Lago di Como and the age old question “ocean or lake?”

If you grew up in New England, you likely fall into one of two distinct camps. Either you battled beach traffic each summer or packed the car and headed north to one of the New Hampshire or Maine lakes. I spent seemingly endless summers on Cape Cod filled with sandcastles, riding waves for hours on end, and cracking open lobstah’s with sides of corn on the cob. Therefore, when asked the rhetorical question, “ocean or lake?” my answer is always “ocean” without hesitation. Don’t get me wrong, I have “lake friends” so I understand the lure of water sports, hiking and lakeside camps. But my most distinct “lake” memory entails falling out of a bunk bed at Lake Winnipesaukee and fracturing my collarbone when I was eight. Not exactly a fond memory.

So when we decided to book a last minute trip to northern Italy starting at Lago di Como, I was really excited but my expectations were somewhat tempered due to the fact that I am unequivocally and most definitely an ocean girl. I was certain it would be nice but couldn’t possibly compare to the coastline. The highlight of our trip would be a few days later in Cinque Terre… or so I thought.

To get to the lake region from Zürich, we drove about three and half hours over the Splügen mountain pass and arrived in Gravedona in time for a late dinner.

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Our BnB was a simple family owned guesthouse in a residential area a few minute drive from town. After a good night’s sleep we woke to freshly baked croissants, local cheeses and jams with a very nice view of the lake. Perfect preparation for the short hike to Refugio Menaggio we had planned. The hike started in Bresgia, a small mountain side village. It initially ascended alongside rustic stone cottages, then meandered through wooded paths and a grassy ridge.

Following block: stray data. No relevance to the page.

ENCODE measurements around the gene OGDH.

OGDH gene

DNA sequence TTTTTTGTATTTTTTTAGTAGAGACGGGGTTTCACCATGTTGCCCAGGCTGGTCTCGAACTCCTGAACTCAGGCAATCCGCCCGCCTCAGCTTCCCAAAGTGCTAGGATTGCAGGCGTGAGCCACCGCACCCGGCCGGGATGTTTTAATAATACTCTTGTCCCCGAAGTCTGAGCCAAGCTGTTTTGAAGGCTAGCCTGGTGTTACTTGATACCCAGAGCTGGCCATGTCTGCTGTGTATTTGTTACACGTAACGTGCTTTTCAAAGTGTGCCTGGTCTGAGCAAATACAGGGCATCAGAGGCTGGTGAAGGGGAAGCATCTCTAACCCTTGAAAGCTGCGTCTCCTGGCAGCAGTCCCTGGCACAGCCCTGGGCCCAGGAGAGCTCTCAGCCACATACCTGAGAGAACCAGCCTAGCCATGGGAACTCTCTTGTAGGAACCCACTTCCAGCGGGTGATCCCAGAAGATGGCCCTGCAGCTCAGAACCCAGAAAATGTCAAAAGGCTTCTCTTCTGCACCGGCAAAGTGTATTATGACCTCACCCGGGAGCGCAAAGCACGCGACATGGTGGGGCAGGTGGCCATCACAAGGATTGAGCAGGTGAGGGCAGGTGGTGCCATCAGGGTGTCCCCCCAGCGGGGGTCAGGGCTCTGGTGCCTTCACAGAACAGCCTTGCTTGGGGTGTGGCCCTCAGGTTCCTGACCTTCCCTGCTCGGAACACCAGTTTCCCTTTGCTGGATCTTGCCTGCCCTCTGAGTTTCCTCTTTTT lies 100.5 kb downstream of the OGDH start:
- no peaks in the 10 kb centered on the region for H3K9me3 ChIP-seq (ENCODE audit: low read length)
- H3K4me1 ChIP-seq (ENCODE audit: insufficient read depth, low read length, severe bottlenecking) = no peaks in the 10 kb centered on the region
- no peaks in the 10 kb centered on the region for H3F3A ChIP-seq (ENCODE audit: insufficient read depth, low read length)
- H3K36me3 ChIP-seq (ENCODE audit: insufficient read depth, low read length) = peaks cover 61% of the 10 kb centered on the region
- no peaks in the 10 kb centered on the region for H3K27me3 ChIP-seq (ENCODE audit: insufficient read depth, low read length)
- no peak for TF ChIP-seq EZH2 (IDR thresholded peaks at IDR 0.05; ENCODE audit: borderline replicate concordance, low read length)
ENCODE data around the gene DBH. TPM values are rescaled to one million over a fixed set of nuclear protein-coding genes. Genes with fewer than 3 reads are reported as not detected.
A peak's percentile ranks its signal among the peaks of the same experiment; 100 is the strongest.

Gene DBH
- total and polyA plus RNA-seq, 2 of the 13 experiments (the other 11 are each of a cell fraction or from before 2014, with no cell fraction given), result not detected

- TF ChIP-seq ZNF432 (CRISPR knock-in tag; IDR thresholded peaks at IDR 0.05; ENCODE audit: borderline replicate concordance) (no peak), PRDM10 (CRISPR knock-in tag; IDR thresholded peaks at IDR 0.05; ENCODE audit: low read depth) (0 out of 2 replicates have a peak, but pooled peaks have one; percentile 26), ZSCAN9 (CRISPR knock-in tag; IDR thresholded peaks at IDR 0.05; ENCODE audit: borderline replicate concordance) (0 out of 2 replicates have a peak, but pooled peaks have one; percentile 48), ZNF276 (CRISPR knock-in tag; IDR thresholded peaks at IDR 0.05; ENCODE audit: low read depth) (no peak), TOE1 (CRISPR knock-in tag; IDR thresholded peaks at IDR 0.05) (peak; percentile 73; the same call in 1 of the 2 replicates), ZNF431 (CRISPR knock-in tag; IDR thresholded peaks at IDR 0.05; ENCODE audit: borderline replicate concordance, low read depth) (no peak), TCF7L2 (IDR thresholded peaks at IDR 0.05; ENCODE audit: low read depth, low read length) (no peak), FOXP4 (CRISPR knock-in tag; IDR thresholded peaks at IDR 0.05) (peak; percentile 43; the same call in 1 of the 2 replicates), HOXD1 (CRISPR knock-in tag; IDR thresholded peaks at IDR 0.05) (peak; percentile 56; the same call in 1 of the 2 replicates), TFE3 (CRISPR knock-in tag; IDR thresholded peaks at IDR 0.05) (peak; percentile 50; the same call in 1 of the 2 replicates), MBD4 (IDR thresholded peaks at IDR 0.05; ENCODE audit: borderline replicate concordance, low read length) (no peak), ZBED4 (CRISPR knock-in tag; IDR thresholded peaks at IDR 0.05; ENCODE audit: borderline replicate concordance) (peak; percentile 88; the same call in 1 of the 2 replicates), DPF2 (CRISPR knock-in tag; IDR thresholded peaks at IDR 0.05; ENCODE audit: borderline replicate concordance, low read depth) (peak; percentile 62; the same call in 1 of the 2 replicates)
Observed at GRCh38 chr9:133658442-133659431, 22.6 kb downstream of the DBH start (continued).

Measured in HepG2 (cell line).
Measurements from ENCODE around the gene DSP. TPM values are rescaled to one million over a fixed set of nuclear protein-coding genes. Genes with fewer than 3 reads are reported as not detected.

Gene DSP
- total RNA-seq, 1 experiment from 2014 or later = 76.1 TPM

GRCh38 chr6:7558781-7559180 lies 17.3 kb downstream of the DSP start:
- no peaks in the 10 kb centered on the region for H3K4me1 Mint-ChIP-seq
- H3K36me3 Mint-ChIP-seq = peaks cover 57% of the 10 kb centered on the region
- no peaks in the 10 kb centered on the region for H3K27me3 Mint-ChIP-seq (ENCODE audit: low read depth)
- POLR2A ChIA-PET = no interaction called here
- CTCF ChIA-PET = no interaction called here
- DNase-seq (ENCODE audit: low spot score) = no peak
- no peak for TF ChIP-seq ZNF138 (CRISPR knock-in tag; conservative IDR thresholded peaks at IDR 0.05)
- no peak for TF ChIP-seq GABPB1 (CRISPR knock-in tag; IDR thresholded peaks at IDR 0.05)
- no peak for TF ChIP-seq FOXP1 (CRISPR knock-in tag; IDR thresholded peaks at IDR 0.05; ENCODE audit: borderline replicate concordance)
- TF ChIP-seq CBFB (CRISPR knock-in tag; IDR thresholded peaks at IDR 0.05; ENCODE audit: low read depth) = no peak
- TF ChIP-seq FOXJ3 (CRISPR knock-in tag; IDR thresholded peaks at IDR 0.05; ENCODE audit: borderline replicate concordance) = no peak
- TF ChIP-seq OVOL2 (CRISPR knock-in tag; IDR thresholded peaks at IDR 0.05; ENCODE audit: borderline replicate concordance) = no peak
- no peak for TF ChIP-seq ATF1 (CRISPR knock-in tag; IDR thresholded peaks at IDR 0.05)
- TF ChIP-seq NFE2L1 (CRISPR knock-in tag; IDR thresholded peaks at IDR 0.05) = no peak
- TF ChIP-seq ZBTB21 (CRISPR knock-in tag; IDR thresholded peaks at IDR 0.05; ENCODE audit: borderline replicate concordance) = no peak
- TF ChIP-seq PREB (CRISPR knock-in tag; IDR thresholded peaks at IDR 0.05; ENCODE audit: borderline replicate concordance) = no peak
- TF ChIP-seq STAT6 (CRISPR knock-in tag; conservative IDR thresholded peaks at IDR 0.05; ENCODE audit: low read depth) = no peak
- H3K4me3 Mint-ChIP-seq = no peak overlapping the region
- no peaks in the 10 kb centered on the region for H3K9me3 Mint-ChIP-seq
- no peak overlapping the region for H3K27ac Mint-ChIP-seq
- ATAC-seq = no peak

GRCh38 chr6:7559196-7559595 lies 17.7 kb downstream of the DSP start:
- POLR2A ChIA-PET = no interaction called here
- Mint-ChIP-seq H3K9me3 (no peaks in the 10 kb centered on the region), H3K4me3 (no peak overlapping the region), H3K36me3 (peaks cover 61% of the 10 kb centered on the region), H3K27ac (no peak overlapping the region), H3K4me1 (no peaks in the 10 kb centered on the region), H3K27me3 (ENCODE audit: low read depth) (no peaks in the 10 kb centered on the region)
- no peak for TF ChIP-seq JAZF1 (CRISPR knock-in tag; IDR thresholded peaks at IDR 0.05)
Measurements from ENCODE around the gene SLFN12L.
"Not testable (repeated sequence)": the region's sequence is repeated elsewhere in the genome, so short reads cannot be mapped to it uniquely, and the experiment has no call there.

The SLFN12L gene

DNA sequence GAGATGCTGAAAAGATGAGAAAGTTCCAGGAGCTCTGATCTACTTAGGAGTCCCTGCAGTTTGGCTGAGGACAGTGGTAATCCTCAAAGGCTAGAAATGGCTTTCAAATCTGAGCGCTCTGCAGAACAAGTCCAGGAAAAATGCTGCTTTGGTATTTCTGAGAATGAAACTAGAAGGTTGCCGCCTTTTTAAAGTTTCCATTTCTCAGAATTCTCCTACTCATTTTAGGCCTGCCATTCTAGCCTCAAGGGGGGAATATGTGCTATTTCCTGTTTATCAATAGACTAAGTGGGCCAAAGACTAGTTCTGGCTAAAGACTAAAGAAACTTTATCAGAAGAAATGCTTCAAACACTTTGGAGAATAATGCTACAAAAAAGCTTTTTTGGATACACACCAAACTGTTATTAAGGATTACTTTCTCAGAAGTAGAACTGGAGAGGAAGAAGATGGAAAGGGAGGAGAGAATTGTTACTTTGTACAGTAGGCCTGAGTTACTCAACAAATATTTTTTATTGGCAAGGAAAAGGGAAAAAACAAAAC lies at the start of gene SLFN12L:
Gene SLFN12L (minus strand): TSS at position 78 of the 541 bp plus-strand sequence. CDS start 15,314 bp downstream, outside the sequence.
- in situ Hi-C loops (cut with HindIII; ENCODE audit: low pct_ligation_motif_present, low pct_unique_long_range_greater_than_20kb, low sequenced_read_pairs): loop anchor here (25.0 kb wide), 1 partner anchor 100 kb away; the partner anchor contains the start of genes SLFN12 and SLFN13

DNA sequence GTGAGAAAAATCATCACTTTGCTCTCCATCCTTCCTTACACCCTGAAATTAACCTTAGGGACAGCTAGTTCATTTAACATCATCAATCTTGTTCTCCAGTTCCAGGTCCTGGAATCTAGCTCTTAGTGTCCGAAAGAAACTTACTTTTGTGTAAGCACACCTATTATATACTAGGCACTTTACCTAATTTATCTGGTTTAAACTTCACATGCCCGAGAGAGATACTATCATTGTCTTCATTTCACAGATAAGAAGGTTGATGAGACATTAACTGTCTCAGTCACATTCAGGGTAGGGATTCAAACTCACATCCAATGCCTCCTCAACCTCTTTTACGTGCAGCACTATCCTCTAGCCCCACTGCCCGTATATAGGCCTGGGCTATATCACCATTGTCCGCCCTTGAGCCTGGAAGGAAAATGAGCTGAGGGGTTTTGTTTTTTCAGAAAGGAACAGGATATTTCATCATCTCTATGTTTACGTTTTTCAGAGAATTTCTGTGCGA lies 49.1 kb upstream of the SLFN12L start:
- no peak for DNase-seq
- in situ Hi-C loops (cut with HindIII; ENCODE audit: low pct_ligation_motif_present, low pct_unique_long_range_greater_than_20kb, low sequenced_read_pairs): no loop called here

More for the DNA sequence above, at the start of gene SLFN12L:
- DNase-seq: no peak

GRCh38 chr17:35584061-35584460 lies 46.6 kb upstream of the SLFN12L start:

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Rifuggio Mennagio stood proudly at the top in a grassy meadow with panoramic views that were well… I’ll try not to gush, but wow.  Imagine a Fjord-like vista comprised of green hills and mountainous terrain descending into glistening blue water with tiny villages dotting the coastline.  Absolutely amazing. Enough to convert an east coast ocean girl to a lake girl?  Getting close but would need a bit more convincing.

We ordered polenta and antipasti, soaked in the view and reluctantly made our way back down to the village. One thing I love about hiking in Italy is the reward at the end of your hike. In addition to beautiful views, you often find mountain huts serving fresh, home-cooked Italian food and local wine, a combination I can really wrap my head around.

The next stop would be Varenna, a tiny town with steep, narrow streets and a picturesque harbor.  We arrived via ferry and quickly found a cafe with a view of the lake. An afternoon aperitif was in order.

That evening we hopped on the ferry again and made our way to Bellagio for dinner, the most famous of the Lake Como villages. As beautiful as it is, Bellagio is the most touristy. Its promenade and streets have been perfectly restored without the subtle imperfections or yet to be renovated  buildings that give some of the other towns a more authentic appeal.

Here we wandered a bit and then finally opted to get dinner at an unpretentious restaurant on one of the side streets off the main promenade. Pasta with fresh seafood was a good choice.

The following morning, clouds were on the horizon so we decided to get an early start and head south to Cinque Terre. The question stands, have I reconsidered my position on the age-old dichotomy of ocean versus lake? Has this ocean girl been converted? With just two nights, I really only got a glimpse of Lago di Como, a little tease that certainly exceeded my expectations and left me wanting more.  The ocean still has heart but I may need to do a bit more onsite research to be sure.

Where we stayed and ate:

Bed and Breakfast Lori
On the outskirts of Gravedona
. Perfect if you have a car and don’t mind staying outside of the city center. The host is extremely gracious and the rooms are kept impeccably clean. Free WIFI and breakfast. Approximately 95 Euro per night.

L’Antico Pozzo Restaurant
In Bellagio, on a side street, off the main promenade.  
Unpretentious, family friendly restaurant with basic but fresh seafood dishes and reasonable prices.

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